Both biology and chemistry tests need hundreds of precisely measured volumes of liquid to be added to test tubes. There are actually a lot of laboratory robots already being used by pharmaceutical companies right now. They’re becoming more common as the prices come down. These lab-bots were used to help decode and map the human genome. The only thing keeping them from stealing all the lab tech jobs is that they don’t have the sensors or the capacity for comparison and visual analysis. Also, while running the experiments are cheap in the long run, devising and setting them up at the beginning is expensive. Once we give them eyes and more sophisticated programming, these jobs will start to evaporate.
If there is one job most people would like to see go extinct, it has to be telemarketing. Robots are already getting rid of of these jobs but there are more telemarketing calls going out. In all likelihood the last telemarketer you spoke to was a robot. These smooth talking telephone sales bots are so good they’re starting to trick people into thinking they’re human. I was almost duped recently. The next time you get a call from a telemarketer who seems way too chirpy and practiced you might want to ask them something like what kind of vegetables are in carrot soup. You may be surprised that the person at the other end won’t understand the question.
10. Postal Service
Physical mail may be dying out, but we rely more and more on front door deliveries for goods. Postal workers are already being replaced behind the scenes as sorting mail is being handled by automated machines. We know that physical delivery of a package will be replaced by driverless vehicles packed with goods. Amazon has already started working on a drone system which will fly your Amazon goods to you. As for mailmen themselves, a company called Starship Technologies is working on that. They have already been testing small, six-wheeled delivery bots in Switzerland to deliver food and medicine. The entire postal service will work like one automated machine.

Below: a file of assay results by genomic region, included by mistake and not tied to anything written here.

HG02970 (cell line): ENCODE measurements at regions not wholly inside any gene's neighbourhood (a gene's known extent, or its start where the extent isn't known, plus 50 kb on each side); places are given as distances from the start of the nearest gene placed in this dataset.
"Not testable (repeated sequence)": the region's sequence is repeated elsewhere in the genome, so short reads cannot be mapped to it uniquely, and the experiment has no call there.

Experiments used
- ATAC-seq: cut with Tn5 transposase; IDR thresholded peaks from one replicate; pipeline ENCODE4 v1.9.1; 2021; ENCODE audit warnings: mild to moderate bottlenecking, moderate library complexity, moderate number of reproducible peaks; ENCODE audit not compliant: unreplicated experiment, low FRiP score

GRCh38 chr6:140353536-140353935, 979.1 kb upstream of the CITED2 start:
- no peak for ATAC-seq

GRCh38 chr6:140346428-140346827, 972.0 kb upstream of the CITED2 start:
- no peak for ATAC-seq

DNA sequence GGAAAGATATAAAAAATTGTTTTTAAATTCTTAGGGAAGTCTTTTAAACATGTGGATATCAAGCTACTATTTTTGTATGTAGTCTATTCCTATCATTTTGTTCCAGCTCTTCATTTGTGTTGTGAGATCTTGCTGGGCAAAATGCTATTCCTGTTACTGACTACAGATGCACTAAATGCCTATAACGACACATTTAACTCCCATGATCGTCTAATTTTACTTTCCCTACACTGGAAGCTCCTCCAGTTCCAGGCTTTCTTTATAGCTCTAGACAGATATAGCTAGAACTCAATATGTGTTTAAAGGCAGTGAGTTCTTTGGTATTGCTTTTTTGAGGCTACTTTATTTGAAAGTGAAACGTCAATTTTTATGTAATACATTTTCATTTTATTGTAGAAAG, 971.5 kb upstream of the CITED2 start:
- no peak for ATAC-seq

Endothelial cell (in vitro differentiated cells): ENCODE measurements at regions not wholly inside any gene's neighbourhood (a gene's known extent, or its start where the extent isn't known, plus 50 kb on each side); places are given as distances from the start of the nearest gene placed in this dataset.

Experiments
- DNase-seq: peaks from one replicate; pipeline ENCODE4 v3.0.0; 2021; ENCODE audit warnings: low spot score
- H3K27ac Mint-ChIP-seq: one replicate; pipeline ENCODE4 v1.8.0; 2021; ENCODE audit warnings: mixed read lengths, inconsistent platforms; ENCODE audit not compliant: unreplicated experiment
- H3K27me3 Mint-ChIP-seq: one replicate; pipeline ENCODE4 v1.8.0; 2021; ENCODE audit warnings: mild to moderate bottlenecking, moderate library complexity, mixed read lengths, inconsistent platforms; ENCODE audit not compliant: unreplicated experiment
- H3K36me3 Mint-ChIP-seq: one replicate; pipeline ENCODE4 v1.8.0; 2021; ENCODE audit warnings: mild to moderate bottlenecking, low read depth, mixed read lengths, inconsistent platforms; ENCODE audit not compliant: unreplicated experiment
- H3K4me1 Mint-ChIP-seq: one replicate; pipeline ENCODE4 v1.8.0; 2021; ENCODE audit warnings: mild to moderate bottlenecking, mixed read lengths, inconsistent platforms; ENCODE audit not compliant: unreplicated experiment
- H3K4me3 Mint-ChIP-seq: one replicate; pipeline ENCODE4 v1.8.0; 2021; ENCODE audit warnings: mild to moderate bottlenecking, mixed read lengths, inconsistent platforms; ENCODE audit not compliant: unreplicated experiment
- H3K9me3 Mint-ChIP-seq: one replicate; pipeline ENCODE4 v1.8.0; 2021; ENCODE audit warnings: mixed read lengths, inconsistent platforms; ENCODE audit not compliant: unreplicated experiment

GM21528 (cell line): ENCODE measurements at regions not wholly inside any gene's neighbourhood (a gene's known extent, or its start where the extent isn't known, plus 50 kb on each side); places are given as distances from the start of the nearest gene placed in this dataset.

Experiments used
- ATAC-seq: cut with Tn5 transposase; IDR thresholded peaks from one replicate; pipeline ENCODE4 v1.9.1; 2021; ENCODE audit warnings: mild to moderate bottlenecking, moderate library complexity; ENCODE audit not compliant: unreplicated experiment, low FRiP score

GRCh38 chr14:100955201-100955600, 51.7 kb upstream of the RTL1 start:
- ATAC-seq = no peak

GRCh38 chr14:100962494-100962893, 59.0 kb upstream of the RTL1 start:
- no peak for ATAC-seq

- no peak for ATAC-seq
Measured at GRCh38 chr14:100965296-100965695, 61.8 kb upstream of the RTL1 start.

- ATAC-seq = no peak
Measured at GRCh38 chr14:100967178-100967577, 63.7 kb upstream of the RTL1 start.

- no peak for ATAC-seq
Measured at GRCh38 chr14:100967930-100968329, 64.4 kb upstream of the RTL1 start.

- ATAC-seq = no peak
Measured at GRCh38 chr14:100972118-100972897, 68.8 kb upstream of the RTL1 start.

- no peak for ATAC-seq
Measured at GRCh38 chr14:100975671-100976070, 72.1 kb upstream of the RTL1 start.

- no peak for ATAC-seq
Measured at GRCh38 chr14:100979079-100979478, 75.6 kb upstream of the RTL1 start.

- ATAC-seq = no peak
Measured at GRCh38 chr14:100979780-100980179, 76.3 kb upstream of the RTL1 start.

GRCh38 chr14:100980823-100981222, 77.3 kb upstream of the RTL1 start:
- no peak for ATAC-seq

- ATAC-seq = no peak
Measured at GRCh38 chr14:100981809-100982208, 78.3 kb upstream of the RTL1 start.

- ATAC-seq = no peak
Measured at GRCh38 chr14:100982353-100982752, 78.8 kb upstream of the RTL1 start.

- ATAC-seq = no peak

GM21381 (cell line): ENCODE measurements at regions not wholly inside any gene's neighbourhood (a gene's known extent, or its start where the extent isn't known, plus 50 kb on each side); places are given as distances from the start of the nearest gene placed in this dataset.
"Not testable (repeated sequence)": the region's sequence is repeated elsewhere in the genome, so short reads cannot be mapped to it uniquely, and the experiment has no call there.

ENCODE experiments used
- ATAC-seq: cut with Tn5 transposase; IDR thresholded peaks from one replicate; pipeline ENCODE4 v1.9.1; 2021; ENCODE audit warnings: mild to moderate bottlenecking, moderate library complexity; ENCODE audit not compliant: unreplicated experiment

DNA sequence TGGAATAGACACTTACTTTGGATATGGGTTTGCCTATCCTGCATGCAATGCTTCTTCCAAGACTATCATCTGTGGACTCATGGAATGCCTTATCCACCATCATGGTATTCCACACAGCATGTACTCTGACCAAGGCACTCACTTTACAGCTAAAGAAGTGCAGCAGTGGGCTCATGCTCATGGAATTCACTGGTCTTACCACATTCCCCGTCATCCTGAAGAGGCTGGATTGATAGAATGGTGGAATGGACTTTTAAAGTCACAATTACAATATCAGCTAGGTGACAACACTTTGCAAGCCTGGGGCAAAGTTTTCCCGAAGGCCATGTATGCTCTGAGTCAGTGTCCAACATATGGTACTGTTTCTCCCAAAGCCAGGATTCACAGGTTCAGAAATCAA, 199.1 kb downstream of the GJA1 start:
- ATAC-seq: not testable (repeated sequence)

9. Security Guards
There is a lot of automation going on to help security guards keep spaces safe. Security cameras have been used for years to keep an eye out for potential trouble. With an eye in the sky, you still needed a security guard on the floor. But companies like Knightscope are building robots like the K5 to get rid of the need of human presence at all. Their robot the K5 is a five-foot, 300 lb eggshell looking roboguard that will patrol a given area. Knightscope’s robot can’t arrest anyone but it can report suspicious activity to a security center. From there it is a hop and a skip to Paul Blart: Robocop.
Why stop at security guards? Soldiers have one of the most dangerous jobs in the world and are put in harm’s way. While we’re not yet at the point of having an army of robot drones, there are fighting machines in the field. The best known are the Predator drones. Ground based units are being developed as well like the MAARS (Modular Advanced Armed Robotic System). Both of them are unmanned but still need to be piloted remotely. The human element is needed for now but as artificial intelligence advances we won’t have to rely on a soldier watching a screen behind a desk.
7. Cashiers and Tellers
ATMs have been around for a long while now and have slowly been displacing tellers at local banks. Restaurants like McDonald’s have begun using automated cashiers. These machines are everywhere now and more are on the way so it’s easy to see that retail stores will follow suit. Soon cashiers will be completely replaced by these machines everywhere you go. Especially as cash becomes more and more irrelevant. The cost of maintenance will end up being incredibly cheap when compared to the cost of minimum wage. You’ll still need staff to make the goods being sold. So at least jobs like baristas are safe.